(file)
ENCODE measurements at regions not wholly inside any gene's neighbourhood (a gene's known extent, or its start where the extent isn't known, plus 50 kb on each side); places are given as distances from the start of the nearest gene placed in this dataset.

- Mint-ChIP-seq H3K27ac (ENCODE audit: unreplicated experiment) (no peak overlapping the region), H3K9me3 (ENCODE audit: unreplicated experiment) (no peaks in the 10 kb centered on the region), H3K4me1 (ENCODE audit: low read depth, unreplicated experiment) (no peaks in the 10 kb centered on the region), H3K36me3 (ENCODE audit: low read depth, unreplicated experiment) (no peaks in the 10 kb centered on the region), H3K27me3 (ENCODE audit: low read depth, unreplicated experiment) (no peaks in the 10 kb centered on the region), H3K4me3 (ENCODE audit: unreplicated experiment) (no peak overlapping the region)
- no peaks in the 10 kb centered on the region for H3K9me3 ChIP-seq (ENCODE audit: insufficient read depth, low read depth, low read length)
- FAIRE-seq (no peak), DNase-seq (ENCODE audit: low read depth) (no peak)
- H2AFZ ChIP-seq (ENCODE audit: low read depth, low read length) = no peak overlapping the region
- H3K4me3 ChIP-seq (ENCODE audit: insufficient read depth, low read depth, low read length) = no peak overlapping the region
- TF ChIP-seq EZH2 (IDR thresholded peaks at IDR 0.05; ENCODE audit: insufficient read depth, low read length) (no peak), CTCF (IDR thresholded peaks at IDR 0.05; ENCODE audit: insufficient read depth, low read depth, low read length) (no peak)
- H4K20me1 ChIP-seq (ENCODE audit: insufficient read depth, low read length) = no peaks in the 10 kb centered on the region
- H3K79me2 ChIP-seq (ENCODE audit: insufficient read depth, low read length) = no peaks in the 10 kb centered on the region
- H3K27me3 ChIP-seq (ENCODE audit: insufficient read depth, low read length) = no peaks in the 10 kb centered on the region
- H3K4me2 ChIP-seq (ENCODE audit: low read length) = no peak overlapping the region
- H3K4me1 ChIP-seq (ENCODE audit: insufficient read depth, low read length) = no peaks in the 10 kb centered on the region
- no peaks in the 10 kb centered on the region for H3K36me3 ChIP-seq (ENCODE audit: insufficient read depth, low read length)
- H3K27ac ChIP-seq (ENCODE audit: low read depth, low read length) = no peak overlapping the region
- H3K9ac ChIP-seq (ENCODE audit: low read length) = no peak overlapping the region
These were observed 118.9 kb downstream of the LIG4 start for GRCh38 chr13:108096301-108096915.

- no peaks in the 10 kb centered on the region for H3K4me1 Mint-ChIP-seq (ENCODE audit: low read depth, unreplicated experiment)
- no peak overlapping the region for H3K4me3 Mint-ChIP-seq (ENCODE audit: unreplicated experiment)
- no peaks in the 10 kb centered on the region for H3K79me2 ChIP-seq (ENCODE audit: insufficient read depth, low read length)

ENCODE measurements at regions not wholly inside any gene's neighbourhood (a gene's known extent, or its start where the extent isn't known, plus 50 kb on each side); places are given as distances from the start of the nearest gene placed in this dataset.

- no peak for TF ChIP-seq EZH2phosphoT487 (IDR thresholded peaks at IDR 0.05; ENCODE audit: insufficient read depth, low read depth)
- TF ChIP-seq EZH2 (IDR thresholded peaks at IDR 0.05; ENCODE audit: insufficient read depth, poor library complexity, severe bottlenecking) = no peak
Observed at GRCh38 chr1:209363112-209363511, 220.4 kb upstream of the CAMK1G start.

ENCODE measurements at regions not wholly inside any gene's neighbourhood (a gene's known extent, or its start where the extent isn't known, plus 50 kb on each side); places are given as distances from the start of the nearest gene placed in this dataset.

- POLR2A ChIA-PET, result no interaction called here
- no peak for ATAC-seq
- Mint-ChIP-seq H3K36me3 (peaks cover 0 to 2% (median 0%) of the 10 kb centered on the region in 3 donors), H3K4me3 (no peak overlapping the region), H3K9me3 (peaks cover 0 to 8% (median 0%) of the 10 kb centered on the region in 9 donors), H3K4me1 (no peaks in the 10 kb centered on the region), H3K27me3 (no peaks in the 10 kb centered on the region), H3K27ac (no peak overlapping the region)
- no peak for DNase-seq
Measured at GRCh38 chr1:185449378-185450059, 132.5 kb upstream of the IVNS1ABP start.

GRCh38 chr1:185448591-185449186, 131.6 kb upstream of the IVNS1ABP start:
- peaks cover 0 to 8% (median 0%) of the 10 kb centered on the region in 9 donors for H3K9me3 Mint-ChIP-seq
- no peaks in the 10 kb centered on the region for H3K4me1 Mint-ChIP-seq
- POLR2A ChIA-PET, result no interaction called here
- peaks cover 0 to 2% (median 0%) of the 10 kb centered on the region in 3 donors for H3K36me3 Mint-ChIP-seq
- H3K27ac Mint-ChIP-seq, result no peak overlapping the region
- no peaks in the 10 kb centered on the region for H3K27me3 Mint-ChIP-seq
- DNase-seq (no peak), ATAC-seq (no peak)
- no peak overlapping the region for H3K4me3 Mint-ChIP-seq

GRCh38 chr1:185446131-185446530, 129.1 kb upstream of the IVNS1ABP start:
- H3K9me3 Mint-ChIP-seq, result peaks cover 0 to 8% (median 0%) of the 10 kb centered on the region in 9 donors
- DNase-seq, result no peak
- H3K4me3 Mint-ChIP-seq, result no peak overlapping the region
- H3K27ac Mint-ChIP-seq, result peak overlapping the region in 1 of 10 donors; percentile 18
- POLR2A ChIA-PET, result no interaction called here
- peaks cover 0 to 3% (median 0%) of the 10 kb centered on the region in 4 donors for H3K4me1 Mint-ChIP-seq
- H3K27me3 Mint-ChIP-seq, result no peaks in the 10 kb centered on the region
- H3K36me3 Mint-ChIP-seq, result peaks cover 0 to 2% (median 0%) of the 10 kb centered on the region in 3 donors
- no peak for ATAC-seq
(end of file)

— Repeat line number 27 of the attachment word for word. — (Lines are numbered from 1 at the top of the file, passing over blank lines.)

- Mint-ChIP-seq H3K36me3 (peaks cover 0 to 2% (median 0%) of the 10 kb centered on the region in 3 donors), H3K4me3 (no peak overlapping the region), H3K9me3 (peaks cover 0 to 8% (median 0%) of the 10 kb centered on the region in 9 donors), H3K4me1 (no peaks in the 10 kb centered on the region), H3K27me3 (no peaks in the 10 kb centered on the region), H3K27ac (no peak overlapping the region)